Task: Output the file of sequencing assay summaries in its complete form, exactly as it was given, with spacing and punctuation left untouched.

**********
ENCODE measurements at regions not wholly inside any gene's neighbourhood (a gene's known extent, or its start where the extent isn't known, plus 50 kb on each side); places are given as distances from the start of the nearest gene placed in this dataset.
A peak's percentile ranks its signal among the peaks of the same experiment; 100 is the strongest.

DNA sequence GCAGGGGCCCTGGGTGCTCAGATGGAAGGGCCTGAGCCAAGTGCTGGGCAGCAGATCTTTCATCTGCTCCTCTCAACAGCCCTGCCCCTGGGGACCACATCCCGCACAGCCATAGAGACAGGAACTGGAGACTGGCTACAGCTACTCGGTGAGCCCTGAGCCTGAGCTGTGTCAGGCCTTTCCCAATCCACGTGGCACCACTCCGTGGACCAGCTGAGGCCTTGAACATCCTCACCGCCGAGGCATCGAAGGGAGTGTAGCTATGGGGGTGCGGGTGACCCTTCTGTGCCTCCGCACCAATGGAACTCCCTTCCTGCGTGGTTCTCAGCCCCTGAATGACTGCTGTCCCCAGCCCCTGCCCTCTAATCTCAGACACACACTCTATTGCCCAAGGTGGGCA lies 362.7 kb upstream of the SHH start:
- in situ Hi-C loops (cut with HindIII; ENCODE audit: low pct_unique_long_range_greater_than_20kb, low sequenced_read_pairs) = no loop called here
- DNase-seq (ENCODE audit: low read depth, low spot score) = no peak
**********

ENCODE measurements at regions not wholly inside any gene's neighbourhood (a gene's known extent, or its start where the extent isn't known, plus 50 kb on each side); places are given as distances from the start of the nearest gene placed in this dataset.
A peak's percentile ranks its signal among the peaks of the same experiment; 100 is the strongest.

DNA sequence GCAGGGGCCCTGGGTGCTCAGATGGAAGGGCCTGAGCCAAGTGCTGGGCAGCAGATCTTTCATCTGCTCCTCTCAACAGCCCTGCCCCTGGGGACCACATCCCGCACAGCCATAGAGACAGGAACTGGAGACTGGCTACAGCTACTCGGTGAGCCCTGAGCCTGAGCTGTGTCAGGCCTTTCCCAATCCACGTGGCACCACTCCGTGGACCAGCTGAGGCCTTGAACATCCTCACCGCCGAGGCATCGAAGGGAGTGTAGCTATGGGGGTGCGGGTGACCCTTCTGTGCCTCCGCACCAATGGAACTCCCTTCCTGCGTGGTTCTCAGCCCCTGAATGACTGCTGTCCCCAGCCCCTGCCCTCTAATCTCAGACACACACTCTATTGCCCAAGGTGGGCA lies 362.7 kb upstream of the SHH start:
- in situ Hi-C loops (cut with HindIII; ENCODE audit: low pct_unique_long_range_greater_than_20kb, low sequenced_read_pairs) = no loop called here
- DNase-seq (ENCODE audit: low read depth, low spot score) = no peak